September 7th, 2015
(written by lawrence krubner, however indented passages are often quotes). You can contact lawrence at: firstname.lastname@example.org
I hardly know what to say. It’s like a lottery winner who later goes bankrupt. Twitter had such a fantastic opportunity. I recall, 5 years ago, when TechCrunch faced criticism for running so many stories about Twitter, but Michael Arrington defended the stories by saying that Twitter was important. And it could have been important. But now it is just fading away, thanks to mismanagement. They never should have gone after ad money. They should have built an eco-system around their API.
And yet, here is some criticism that is 100% wrong:
I think the disaster that is Twitter is a product of its culture. If you read the history of the business, it started with a group of people who really arrived in the business quite randomly. There wasn’t much thought given to building a balanced team or a strong culture. Effectively, twitter was an accident that came out of another business.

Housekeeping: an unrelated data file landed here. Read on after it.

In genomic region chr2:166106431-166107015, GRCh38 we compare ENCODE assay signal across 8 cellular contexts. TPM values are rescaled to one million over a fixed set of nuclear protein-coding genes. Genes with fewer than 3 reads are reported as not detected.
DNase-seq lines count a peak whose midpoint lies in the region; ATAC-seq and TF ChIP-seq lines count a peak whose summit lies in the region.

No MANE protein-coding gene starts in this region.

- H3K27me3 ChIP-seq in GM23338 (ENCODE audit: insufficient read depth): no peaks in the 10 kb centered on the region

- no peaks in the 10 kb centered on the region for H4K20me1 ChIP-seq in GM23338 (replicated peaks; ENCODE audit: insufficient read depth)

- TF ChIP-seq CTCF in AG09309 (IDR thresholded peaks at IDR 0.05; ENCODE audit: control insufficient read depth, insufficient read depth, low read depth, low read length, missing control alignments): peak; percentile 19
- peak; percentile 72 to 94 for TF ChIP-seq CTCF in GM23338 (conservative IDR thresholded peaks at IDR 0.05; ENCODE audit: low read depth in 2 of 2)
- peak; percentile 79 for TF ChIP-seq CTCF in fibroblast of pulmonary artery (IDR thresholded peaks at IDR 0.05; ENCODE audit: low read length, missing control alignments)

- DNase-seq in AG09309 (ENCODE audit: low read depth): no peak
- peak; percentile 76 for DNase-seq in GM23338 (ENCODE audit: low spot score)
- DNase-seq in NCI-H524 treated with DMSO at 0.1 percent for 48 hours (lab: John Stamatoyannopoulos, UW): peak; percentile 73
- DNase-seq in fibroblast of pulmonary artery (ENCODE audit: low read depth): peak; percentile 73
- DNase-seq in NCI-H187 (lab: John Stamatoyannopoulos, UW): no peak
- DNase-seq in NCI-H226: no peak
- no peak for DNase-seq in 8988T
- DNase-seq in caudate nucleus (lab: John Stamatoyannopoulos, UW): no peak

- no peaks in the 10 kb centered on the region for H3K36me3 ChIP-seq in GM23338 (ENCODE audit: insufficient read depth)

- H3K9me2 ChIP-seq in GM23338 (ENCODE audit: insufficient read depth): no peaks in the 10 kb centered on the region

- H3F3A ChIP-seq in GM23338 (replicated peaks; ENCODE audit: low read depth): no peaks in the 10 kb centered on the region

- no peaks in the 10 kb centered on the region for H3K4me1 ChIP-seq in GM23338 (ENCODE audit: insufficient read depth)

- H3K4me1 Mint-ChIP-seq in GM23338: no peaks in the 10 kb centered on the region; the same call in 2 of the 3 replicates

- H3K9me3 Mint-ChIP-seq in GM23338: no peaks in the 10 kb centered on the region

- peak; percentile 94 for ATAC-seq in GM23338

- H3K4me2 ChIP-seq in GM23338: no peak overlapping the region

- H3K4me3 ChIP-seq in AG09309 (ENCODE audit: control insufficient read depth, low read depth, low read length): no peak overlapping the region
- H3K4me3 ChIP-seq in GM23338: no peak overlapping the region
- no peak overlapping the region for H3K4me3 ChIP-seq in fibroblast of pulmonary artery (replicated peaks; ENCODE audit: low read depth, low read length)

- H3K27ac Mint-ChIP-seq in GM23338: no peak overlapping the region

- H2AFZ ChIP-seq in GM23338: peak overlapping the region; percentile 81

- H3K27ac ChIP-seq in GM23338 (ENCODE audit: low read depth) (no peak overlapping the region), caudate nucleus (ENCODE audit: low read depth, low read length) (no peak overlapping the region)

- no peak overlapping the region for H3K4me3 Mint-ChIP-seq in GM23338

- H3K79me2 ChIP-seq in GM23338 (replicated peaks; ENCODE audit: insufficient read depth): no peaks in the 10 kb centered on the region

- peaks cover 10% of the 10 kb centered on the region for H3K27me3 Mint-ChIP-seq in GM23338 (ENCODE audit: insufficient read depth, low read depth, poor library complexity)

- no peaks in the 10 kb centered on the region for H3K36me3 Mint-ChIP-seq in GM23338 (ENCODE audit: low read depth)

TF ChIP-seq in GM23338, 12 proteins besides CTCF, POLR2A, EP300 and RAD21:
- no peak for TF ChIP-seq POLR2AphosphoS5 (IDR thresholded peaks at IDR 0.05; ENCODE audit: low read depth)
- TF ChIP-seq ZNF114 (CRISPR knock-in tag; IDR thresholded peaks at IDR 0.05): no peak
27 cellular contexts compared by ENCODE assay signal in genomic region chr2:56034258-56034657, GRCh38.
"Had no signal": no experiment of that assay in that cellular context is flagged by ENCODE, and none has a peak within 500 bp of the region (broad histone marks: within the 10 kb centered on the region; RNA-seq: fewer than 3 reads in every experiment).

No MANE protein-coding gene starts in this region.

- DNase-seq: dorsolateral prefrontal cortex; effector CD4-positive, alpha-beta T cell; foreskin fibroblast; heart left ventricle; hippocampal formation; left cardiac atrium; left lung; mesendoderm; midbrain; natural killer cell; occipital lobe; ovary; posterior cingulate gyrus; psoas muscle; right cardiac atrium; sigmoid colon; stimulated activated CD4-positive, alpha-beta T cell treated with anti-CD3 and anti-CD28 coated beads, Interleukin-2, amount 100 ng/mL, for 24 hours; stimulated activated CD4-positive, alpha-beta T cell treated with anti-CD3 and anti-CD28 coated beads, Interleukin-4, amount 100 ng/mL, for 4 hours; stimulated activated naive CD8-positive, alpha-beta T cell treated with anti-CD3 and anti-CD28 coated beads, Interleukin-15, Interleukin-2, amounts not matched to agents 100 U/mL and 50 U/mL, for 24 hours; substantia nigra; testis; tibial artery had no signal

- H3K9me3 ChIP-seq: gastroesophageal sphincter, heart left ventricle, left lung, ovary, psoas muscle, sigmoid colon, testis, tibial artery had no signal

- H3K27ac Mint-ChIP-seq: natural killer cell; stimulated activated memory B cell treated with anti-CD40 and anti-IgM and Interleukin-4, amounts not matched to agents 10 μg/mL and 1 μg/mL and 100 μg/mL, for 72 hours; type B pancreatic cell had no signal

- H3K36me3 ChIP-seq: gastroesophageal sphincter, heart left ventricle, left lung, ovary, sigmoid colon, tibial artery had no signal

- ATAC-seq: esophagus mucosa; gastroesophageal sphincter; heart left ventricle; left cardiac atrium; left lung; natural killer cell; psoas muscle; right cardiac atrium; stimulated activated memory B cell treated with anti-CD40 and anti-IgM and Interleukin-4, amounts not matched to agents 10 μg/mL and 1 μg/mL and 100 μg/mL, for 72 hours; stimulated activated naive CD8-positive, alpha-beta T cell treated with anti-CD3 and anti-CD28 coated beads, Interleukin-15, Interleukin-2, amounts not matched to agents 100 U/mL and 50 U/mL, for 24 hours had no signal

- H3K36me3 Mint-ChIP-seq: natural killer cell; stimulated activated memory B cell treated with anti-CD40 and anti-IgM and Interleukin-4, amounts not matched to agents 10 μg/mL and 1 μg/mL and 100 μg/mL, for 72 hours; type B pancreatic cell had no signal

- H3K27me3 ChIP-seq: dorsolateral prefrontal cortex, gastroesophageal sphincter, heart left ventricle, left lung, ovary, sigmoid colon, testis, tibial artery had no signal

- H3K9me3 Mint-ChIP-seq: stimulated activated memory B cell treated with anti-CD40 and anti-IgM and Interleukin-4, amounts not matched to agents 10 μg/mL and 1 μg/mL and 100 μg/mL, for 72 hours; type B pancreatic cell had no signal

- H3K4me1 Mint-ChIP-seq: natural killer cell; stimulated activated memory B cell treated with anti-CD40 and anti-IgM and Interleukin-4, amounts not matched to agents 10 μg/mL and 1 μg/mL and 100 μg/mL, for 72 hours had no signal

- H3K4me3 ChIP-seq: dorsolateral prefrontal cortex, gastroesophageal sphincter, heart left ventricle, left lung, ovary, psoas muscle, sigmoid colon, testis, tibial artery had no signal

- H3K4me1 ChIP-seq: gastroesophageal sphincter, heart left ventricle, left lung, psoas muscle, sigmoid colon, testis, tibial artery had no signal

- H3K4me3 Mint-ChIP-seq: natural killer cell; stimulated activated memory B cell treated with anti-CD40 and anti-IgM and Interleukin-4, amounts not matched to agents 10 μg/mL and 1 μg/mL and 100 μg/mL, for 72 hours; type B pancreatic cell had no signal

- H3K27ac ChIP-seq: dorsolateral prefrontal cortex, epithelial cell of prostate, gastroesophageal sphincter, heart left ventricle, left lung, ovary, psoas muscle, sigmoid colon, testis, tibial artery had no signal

Most worryingly, the founders couldn’t agree on what the purpose of Twitter was, and illuminatingly people in this discussion still don’t have a clear idea of its purpose. Is it a news broadcast system, to follow current events? Or is it about sharing your personal life with your friends?
Almost all startups pivot, so the fact that Twitter pivoted should be a compliment, and not an insult. The early Twitter team was savvy and flexible. They saw their original idea failed, and they changed direction. Which was brilliant. It’s the more recent leadership that has failed.Source